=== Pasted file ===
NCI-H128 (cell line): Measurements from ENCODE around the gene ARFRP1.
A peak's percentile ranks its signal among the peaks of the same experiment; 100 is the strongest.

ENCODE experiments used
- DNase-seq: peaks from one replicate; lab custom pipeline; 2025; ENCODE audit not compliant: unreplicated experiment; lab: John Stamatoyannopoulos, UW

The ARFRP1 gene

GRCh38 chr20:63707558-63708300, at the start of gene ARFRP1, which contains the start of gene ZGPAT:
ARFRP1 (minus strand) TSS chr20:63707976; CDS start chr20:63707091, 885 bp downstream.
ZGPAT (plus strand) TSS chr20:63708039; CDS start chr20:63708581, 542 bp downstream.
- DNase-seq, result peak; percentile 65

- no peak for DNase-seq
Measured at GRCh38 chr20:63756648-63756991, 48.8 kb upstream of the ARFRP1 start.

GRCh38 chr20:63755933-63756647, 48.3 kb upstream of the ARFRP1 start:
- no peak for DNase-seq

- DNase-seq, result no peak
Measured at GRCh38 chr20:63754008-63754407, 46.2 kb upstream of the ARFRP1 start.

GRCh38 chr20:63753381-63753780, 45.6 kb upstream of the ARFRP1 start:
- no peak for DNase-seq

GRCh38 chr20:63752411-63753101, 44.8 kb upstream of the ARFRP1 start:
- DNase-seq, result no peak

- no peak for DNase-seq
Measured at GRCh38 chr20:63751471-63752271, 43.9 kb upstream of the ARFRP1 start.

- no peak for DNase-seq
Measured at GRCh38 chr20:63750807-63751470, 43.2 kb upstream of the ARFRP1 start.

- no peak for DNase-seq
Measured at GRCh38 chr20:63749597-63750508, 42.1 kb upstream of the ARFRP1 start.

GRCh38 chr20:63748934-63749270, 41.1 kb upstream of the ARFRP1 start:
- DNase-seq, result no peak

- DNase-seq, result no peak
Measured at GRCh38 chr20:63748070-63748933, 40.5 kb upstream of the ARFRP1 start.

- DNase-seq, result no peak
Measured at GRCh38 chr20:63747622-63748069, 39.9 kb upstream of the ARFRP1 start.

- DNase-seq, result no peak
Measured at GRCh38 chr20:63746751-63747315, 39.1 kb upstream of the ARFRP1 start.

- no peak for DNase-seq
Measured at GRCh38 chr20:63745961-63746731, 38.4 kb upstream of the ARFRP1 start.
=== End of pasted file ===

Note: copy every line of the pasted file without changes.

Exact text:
NCI-H128 (cell line): Measurements from ENCODE around the gene ARFRP1.
A peak's percentile ranks its signal among the peaks of the same experiment; 100 is the strongest.

ENCODE experiments used
- DNase-seq: peaks from one replicate; lab custom pipeline; 2025; ENCODE audit not compliant: unreplicated experiment; lab: John Stamatoyannopoulos, UW

The ARFRP1 gene

GRCh38 chr20:63707558-63708300, at the start of gene ARFRP1, which contains the start of gene ZGPAT:
ARFRP1 (minus strand) TSS chr20:63707976; CDS start chr20:63707091, 885 bp downstream.
ZGPAT (plus strand) TSS chr20:63708039; CDS start chr20:63708581, 542 bp downstream.
- DNase-seq, result peak; percentile 65

- no peak for DNase-seq
Measured at GRCh38 chr20:63756648-63756991, 48.8 kb upstream of the ARFRP1 start.

GRCh38 chr20:63755933-63756647, 48.3 kb upstream of the ARFRP1 start:
- no peak for DNase-seq

- DNase-seq, result no peak
Measured at GRCh38 chr20:63754008-63754407, 46.2 kb upstream of the ARFRP1 start.

GRCh38 chr20:63753381-63753780, 45.6 kb upstream of the ARFRP1 start:
- no peak for DNase-seq

GRCh38 chr20:63752411-63753101, 44.8 kb upstream of the ARFRP1 start:
- DNase-seq, result no peak

- no peak for DNase-seq
Measured at GRCh38 chr20:63751471-63752271, 43.9 kb upstream of the ARFRP1 start.

- no peak for DNase-seq
Measured at GRCh38 chr20:63750807-63751470, 43.2 kb upstream of the ARFRP1 start.

- no peak for DNase-seq
Measured at GRCh38 chr20:63749597-63750508, 42.1 kb upstream of the ARFRP1 start.

GRCh38 chr20:63748934-63749270, 41.1 kb upstream of the ARFRP1 start:
- DNase-seq, result no peak

- DNase-seq, result no peak
Measured at GRCh38 chr20:63748070-63748933, 40.5 kb upstream of the ARFRP1 start.

- DNase-seq, result no peak
Measured at GRCh38 chr20:63747622-63748069, 39.9 kb upstream of the ARFRP1 start.

- DNase-seq, result no peak
Measured at GRCh38 chr20:63746751-63747315, 39.1 kb upstream of the ARFRP1 start.

- no peak for DNase-seq
Measured at GRCh38 chr20:63745961-63746731, 38.4 kb upstream of the ARFRP1 start.